Tax tips for students

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Tax tips for studentsDespite what you read about Gen Y and how bad they are at saving for retirement, many experts say this generation are better than their parents were at planning ahead and securing their futures. If the market collapse and housing bubble burst have taught Gen Y anything, it’s that investing early in your retirement is the key to a more prosperous future.

One of the biggest myths of investing is not having enough money to make it worth the effort. No amount is too small to invest. Once you get into the habit of saving some money every month, you’ll develop a positive attitude towards financial security.

But what about student debt? Should I pay off my loan first?

This is one of the most troubling decisions. Where to start – do I pay off my student loan first? Or do I invest in stocks right away?

Student debt should not be ignored and you certainly do not want to repeat the bad spending-and-borrowing habits of your parents. Book an appointment with a financial advisor and set out a ‘debt-free living’ plan to get that loan paid off. This means sticking to a budget and resisting the temptation of going into debt over the latest and greatest gadget.

While you should work hard to pay off your debt, you can’t ignore the low stock prices of the current market. Because you’re young enough to sit back and watch your investments grow, the turbulent market shouldn’t put you off investing. For Gen Y, time is on your side and now is as good a time as any to invest in the future.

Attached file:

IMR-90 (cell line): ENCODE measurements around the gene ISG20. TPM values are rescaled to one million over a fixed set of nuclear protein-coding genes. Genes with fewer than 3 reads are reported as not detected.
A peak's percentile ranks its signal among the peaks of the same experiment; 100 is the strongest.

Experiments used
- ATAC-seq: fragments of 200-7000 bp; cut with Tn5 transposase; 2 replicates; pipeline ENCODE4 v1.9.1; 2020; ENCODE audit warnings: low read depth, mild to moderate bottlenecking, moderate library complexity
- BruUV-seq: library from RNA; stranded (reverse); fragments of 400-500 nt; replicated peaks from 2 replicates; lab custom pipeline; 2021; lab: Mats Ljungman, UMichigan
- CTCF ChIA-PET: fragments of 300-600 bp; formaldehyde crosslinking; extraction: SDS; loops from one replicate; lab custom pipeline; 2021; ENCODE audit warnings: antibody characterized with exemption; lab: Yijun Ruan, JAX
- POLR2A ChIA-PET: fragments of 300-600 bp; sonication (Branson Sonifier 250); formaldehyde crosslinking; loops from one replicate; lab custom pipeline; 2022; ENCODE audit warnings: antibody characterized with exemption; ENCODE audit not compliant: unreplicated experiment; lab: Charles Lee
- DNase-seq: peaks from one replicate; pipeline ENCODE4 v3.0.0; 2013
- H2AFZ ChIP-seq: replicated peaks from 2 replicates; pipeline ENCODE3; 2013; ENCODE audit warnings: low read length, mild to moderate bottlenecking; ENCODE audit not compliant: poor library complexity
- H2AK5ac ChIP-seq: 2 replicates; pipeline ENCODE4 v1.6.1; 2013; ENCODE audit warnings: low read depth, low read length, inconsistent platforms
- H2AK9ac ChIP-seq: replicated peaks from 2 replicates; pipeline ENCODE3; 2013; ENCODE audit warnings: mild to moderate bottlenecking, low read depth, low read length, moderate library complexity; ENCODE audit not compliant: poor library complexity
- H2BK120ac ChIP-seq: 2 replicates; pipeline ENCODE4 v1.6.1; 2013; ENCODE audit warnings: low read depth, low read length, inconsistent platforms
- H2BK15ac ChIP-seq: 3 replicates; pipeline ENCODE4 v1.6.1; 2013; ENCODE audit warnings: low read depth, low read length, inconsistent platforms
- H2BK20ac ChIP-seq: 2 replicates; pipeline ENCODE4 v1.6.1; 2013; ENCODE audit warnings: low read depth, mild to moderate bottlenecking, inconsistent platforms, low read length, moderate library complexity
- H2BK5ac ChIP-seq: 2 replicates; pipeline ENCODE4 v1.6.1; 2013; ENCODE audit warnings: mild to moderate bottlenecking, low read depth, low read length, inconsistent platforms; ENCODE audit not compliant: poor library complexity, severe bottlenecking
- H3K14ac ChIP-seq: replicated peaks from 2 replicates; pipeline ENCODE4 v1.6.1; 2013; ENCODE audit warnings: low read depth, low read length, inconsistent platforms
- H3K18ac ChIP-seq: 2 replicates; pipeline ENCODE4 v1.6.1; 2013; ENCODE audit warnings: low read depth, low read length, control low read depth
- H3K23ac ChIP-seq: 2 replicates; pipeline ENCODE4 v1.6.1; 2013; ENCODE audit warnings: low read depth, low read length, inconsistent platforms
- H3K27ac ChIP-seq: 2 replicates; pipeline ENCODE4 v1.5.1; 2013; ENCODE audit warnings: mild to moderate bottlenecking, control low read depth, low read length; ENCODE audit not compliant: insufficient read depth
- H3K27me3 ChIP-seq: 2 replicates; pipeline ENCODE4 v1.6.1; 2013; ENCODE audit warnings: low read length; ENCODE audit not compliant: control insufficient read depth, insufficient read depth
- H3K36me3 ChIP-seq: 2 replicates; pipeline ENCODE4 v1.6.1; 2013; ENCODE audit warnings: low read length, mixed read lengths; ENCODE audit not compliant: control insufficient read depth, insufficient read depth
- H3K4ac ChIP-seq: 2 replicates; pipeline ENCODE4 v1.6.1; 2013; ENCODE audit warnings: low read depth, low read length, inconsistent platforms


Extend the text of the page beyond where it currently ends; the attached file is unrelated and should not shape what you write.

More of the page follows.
With tax time right around the corner, there are a few money-saving tax tips you can apply to help you save money.

Student Tax Tips

  • Public transport – keep those metro passes and other ticket stubs and use them as a non-refundable tax credit.
  • Moving expenses – if your summer job requires you to move residences, you may be able to claim this expense as a deduction.
  • Children – if you have children, you can claim childcare expenses, day camp fees, etc.
  • Full or part-time student – check what deductions are available to you for the 2012 tuition year.
  • Textbook costs – full-time students get to claim $65 of their textbook costs per month; for part-time students, it’s $20 each month.
  • Tuition fees – some non-refundable tax credits apply to students.
  • Student loan interest – non-refundable tax credits apply to the interest paid on your student loan.
  • GST/HST credit – make sure you complete this form to be eligible for this tax credit.
  • Transferring and carrying forward amount – you can transfer unused portions of your claim from year to year.

For more information about debt, taxes and saving for your retirement, contact one of our financial advisors at 1 866 833-7690 or visit workhealthlife.com

 

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